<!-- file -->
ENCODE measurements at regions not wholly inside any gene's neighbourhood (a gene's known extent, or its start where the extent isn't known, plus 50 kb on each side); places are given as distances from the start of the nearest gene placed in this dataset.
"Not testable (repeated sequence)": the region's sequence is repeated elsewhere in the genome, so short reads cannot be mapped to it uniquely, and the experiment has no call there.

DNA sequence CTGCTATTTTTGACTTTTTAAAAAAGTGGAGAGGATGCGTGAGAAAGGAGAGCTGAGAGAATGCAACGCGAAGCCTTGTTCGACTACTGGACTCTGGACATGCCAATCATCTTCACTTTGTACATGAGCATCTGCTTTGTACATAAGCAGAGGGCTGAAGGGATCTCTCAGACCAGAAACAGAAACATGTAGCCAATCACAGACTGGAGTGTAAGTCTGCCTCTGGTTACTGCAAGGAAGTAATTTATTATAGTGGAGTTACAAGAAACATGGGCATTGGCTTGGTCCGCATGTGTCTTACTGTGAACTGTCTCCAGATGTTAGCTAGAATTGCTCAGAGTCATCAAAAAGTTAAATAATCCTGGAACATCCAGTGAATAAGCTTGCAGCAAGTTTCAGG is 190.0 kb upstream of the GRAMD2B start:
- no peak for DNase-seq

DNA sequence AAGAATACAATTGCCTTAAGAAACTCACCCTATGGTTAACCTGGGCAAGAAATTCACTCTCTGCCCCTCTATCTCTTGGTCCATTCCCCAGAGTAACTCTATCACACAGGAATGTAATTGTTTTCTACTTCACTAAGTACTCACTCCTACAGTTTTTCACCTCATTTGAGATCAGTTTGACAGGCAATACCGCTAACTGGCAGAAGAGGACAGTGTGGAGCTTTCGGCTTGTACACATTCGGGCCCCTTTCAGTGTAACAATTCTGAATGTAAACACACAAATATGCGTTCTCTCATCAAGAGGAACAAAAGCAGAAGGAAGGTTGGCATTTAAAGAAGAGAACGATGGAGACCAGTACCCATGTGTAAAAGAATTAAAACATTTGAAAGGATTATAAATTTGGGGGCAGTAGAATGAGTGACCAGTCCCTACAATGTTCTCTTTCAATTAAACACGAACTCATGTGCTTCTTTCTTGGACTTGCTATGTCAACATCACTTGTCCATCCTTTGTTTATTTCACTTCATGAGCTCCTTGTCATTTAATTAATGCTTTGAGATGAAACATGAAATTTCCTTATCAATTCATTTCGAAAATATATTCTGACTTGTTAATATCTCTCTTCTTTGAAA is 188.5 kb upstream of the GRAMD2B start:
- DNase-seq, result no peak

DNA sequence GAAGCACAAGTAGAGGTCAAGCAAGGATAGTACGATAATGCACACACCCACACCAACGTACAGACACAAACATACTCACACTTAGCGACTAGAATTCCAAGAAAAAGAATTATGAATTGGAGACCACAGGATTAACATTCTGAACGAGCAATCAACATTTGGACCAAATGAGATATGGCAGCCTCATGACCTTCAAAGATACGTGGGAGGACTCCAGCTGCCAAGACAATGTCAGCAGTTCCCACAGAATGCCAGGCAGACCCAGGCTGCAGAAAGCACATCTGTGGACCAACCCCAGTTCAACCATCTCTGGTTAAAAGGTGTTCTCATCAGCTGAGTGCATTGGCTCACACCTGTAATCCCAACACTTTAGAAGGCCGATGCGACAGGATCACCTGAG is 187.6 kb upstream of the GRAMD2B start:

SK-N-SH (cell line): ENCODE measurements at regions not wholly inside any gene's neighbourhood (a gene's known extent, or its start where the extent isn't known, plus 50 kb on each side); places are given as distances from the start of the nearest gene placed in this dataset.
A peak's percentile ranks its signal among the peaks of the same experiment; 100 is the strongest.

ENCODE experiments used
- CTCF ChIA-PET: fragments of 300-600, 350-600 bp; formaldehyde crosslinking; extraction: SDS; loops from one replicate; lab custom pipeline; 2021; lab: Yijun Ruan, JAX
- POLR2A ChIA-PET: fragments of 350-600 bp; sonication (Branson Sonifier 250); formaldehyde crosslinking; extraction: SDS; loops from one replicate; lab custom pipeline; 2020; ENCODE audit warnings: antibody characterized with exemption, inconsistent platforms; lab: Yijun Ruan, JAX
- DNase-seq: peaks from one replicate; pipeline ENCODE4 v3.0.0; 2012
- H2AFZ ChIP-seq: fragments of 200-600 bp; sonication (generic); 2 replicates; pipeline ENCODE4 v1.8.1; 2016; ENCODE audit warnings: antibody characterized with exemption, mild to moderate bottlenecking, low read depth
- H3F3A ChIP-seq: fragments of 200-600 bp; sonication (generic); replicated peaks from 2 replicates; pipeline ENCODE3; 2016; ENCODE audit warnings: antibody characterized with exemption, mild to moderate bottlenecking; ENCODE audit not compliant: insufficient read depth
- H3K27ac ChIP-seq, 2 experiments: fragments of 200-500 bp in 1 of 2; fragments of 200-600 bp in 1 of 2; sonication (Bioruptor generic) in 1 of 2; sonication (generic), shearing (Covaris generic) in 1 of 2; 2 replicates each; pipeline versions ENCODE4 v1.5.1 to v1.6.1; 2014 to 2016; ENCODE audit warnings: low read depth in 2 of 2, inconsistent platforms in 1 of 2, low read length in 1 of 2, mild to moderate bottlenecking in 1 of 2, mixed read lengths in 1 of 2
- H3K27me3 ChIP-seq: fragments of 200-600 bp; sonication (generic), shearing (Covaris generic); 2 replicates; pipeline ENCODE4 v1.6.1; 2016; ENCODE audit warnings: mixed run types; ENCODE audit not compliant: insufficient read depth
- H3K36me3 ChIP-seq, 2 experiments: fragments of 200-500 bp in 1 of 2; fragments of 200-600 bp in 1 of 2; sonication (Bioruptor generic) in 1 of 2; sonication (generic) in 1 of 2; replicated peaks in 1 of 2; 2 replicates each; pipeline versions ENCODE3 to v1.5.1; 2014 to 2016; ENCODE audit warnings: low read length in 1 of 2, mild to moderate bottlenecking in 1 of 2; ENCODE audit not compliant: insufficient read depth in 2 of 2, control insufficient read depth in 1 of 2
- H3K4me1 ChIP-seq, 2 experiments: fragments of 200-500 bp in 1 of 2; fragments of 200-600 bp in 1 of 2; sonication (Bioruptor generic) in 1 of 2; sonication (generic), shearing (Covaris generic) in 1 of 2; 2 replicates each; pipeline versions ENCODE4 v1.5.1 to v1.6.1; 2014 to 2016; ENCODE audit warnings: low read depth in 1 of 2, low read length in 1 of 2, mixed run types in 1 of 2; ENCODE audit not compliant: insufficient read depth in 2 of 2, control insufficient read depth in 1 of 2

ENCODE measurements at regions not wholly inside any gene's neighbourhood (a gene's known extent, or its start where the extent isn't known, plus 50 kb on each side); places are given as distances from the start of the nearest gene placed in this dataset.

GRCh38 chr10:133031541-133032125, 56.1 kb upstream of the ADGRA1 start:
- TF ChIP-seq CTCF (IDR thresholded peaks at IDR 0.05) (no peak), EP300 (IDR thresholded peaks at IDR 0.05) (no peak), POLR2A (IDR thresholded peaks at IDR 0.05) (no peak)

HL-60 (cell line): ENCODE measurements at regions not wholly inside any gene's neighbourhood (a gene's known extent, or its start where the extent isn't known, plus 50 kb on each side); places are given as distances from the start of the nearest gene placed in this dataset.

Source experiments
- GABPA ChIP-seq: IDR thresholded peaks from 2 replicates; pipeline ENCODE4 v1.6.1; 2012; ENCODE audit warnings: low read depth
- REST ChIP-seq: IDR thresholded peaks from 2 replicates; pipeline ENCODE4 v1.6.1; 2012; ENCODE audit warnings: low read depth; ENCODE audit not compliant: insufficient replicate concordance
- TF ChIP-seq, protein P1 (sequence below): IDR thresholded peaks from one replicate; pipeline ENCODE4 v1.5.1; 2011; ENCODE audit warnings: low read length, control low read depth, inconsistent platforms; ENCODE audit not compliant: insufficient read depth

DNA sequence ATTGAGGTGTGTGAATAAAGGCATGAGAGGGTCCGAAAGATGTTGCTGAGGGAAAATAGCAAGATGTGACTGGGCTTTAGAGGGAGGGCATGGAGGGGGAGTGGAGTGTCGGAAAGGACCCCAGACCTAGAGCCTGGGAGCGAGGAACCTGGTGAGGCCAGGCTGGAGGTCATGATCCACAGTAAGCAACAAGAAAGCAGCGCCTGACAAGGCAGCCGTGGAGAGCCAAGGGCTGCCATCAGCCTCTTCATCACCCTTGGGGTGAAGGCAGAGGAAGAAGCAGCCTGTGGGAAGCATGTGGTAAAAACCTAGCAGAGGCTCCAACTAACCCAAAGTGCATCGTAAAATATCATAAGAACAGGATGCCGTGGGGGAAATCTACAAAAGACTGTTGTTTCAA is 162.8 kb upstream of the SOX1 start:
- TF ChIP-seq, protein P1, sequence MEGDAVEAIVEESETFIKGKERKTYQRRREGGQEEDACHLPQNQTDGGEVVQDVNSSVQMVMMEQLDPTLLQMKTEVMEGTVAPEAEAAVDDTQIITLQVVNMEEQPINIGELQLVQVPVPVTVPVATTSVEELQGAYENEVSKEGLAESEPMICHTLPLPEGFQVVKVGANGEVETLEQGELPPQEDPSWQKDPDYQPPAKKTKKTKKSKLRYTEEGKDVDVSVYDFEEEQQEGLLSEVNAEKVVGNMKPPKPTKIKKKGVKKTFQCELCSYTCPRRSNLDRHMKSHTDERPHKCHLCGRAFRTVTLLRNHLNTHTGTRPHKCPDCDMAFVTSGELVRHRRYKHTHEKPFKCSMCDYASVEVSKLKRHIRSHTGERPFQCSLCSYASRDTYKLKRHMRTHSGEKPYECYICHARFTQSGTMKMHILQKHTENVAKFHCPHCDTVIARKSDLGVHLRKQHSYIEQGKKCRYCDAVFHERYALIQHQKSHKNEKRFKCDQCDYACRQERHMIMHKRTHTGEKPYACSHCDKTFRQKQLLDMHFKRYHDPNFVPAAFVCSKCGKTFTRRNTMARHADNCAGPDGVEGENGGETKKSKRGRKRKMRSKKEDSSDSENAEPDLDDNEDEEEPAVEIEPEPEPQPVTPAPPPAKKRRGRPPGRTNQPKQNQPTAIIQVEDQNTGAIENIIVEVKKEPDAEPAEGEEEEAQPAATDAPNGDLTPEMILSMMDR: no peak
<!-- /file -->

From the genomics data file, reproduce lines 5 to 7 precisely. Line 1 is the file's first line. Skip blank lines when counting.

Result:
DNA sequence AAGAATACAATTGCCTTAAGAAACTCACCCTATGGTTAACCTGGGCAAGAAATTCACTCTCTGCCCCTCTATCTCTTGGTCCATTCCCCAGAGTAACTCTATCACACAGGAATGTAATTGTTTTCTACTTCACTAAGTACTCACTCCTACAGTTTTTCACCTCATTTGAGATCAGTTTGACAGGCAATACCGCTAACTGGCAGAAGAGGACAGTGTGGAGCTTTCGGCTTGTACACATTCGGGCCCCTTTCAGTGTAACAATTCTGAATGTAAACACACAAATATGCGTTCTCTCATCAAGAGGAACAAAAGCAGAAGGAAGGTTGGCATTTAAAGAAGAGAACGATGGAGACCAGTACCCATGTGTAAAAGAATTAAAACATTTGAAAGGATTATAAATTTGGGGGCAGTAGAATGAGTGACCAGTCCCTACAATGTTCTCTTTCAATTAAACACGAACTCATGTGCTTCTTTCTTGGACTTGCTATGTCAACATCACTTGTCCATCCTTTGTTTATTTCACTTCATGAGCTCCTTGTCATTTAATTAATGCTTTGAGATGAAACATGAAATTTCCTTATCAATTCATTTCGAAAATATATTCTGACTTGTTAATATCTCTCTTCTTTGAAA is 188.5 kb upstream of the GRAMD2B start:
- DNase-seq, result no peak

DNA sequence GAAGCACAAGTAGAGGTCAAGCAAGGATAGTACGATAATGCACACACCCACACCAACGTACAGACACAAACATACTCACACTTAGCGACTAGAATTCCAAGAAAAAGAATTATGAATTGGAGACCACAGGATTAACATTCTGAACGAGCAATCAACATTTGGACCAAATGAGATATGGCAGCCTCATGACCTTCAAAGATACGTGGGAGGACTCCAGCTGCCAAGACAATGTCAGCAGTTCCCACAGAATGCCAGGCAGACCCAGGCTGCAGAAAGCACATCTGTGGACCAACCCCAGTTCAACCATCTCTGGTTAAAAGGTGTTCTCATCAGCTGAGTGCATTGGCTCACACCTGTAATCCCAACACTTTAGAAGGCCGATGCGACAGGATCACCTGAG is 187.6 kb upstream of the GRAMD2B start: